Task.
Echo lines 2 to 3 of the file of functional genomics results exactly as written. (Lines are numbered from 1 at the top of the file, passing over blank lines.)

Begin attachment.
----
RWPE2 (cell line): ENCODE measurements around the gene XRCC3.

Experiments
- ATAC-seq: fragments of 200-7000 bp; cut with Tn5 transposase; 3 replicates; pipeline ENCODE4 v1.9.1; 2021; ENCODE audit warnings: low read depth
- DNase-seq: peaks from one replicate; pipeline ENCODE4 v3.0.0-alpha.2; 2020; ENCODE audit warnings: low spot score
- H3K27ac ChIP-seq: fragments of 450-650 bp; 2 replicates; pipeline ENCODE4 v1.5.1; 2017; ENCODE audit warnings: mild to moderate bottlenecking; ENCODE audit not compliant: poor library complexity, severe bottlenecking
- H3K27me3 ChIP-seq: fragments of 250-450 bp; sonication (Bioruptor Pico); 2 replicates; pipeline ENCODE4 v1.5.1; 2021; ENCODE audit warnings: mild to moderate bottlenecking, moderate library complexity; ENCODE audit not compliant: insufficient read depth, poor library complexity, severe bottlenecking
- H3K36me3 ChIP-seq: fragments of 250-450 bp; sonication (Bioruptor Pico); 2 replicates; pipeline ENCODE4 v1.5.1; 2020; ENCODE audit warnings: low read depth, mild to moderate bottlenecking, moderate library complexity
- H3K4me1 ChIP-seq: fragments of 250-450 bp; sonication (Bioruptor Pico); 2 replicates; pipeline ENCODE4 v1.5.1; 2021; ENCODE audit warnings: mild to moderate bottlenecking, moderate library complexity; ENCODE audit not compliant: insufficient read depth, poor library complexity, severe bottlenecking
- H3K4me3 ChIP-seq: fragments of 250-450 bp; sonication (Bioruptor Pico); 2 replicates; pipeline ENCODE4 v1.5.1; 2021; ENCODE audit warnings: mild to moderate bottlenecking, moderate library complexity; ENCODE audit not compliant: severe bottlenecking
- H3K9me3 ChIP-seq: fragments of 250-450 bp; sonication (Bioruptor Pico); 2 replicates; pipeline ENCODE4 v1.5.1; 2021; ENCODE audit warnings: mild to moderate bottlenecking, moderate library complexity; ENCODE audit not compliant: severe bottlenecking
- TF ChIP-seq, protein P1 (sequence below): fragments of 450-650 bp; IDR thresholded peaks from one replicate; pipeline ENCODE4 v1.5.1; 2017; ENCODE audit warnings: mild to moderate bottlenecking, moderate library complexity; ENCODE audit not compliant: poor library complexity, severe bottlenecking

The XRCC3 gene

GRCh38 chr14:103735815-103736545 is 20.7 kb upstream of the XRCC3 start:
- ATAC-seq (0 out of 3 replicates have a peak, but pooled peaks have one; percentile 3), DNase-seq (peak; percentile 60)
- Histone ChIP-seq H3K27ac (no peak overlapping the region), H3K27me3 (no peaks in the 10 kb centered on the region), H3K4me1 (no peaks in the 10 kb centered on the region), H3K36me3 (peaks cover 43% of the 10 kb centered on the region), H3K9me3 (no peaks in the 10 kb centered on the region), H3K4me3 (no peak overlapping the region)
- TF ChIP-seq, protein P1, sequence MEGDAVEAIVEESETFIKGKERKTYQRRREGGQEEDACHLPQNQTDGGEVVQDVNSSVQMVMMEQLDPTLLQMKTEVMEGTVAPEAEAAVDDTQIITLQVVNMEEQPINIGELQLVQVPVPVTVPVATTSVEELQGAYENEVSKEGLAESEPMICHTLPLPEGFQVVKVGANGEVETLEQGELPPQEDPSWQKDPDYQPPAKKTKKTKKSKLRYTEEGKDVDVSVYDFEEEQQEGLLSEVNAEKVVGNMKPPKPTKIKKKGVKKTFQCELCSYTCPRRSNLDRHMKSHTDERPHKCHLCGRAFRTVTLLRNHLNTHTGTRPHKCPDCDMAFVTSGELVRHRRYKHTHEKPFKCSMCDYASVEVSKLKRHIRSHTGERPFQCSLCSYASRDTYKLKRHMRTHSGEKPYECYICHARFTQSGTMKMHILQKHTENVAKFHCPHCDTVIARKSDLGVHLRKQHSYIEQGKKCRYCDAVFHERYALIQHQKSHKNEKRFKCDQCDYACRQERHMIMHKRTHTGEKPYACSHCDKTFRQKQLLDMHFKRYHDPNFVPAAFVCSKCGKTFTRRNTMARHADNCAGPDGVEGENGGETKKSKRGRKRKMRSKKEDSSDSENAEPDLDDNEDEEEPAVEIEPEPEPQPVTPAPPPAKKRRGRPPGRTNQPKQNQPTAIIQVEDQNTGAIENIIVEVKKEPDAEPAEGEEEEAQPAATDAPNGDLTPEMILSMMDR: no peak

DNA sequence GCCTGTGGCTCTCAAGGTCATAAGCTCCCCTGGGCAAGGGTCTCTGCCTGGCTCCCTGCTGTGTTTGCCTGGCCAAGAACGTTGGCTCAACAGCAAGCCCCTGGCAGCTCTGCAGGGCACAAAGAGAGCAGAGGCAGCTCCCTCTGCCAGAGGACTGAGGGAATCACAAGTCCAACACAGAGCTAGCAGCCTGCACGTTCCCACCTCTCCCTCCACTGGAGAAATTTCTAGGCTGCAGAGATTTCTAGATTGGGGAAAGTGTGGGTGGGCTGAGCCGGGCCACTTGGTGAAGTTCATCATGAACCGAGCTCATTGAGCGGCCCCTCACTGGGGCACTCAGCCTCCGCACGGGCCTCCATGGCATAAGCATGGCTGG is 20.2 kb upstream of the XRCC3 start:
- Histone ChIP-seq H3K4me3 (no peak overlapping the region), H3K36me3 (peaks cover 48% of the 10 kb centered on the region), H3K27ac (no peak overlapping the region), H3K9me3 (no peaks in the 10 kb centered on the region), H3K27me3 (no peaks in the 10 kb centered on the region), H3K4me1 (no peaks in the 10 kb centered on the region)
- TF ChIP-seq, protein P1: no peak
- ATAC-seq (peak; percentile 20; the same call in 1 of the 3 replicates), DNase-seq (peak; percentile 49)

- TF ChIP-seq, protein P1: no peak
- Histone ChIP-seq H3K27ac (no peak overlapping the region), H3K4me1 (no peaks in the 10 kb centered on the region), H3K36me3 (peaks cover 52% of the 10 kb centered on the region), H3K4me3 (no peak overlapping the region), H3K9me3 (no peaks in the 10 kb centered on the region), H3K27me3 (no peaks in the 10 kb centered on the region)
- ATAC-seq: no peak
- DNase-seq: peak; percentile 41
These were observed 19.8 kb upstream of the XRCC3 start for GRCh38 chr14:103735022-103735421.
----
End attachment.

Experiments
- ATAC-seq: fragments of 200-7000 bp; cut with Tn5 transposase; 3 replicates; pipeline ENCODE4 v1.9.1; 2021; ENCODE audit warnings: low read depth